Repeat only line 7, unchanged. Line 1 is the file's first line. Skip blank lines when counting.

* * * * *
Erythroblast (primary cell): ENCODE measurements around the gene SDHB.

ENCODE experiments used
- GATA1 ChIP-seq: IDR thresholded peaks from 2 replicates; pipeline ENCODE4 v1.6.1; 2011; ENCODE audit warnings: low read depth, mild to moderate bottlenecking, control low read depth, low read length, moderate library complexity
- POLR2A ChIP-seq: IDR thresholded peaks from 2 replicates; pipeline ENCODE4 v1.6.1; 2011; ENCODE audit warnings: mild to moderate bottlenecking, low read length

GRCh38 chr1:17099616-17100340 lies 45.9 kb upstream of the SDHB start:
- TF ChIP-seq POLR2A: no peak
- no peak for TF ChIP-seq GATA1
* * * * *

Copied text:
- no peak for TF ChIP-seq GATA1